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Public unaware of water problems.

Water utilities often fail to notify customers when temporary problems arise in the quality of drinking water, according to a June report by the General Accounting Office (GAO).

From 1989 to 1991, GAO surveyed 28 water systems in Arizona, New Jersey, Ohio, Tennessee, Texas, and Washington. It determined that consumers learned of problems quickly in only 17 of 157 incidents, even though the law requires timely notification. Also, 103 violations of the Safe Drinking Water Act involved problems that may pose long-term health risks. More than half the time, consumers never received warnings at all.

The report cites inadequate manpower and resources plus complex notification regulations as the chief causes of the problem. It also notes that government officials expect that eventual regulation of 83 contaminants in drinking water will make compliance even more difficult.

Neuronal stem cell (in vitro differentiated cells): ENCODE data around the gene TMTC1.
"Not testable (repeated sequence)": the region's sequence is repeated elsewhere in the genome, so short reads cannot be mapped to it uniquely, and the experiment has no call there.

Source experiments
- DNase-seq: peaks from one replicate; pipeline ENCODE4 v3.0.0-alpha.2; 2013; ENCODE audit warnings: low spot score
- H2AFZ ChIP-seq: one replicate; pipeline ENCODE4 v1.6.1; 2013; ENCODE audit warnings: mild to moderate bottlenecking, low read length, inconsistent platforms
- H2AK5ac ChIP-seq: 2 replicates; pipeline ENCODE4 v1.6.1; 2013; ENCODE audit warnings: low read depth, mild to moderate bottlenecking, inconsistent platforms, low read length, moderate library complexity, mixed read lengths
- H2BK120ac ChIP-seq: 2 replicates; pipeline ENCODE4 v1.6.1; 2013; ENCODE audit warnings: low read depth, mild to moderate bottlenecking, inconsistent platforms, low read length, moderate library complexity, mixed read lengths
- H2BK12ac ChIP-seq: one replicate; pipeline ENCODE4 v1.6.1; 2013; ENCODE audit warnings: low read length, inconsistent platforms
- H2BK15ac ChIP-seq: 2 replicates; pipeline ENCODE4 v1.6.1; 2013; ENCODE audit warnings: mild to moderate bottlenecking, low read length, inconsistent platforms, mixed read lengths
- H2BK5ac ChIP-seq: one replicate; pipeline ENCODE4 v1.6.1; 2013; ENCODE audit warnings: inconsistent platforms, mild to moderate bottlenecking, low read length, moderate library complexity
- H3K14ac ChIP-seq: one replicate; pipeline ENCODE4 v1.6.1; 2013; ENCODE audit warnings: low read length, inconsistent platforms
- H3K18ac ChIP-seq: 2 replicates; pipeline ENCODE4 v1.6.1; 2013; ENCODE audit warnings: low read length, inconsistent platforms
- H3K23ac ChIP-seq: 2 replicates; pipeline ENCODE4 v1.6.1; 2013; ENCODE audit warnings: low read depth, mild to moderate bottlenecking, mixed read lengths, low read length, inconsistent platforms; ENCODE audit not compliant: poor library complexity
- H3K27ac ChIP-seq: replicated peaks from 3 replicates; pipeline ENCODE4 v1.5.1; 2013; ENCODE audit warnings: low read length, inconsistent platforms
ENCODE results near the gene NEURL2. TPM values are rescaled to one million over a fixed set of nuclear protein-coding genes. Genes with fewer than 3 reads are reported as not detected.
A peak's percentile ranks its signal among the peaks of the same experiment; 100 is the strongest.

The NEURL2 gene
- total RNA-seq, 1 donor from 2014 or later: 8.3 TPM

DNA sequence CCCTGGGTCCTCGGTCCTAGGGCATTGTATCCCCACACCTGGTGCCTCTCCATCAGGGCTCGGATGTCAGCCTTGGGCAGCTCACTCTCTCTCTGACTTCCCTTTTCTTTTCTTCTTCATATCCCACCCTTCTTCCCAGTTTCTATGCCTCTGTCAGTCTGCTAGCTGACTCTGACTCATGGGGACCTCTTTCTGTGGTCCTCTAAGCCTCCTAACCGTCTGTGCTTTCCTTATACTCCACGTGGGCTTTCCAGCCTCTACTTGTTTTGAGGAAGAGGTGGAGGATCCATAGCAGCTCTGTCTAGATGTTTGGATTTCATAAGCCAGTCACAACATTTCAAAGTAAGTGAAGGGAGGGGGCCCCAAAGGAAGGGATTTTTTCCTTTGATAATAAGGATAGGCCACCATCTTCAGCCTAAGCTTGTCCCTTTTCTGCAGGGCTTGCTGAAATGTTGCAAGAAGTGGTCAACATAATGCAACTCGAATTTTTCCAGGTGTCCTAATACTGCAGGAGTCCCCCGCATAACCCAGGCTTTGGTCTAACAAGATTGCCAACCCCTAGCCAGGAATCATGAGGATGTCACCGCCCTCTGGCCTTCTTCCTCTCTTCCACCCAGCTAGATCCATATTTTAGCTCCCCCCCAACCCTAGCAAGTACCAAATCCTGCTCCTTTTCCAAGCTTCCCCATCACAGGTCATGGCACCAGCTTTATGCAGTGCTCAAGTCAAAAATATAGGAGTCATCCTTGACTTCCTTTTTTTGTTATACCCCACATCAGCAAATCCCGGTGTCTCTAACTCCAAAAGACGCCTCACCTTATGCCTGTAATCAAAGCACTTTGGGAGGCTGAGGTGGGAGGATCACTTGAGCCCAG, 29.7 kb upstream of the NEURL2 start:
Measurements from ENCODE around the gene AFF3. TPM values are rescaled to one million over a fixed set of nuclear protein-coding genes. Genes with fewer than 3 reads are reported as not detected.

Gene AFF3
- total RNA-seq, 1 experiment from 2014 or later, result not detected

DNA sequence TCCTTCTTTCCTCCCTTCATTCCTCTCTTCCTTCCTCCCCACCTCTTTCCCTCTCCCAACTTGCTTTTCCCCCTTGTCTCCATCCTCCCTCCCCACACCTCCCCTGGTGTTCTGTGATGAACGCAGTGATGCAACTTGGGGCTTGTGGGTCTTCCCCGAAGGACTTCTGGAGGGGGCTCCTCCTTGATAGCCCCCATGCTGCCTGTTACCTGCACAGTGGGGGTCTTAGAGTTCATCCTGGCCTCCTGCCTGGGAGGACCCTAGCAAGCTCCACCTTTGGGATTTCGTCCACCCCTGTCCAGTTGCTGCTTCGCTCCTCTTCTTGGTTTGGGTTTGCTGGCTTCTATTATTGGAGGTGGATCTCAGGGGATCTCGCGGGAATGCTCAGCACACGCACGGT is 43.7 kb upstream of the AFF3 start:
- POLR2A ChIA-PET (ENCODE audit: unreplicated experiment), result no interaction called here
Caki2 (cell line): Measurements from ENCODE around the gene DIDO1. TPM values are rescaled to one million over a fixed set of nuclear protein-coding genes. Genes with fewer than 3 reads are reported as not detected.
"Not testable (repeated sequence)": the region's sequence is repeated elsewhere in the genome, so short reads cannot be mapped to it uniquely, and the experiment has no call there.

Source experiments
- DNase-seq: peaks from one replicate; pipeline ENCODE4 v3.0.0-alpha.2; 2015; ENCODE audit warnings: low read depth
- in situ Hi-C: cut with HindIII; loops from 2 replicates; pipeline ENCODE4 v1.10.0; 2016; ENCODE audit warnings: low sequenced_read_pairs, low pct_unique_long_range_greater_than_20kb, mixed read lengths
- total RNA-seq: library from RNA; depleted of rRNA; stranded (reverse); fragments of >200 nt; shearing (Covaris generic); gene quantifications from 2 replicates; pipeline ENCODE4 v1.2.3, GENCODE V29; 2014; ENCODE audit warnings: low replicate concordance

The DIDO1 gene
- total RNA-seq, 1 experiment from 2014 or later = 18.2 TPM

The Environmental Protection Agency requires specific venues of communication for violations with immediate, long-term, or indirect effects on public health. The GAO report calls for greater flexibility in the notification requirements and for reduced emphasis on notification for less serious infractions.
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Title Annotation:water companies fail to notify consumers of water quality risks
Publication:Science News
Article Type:Brief Article
Date:Aug 15, 1992
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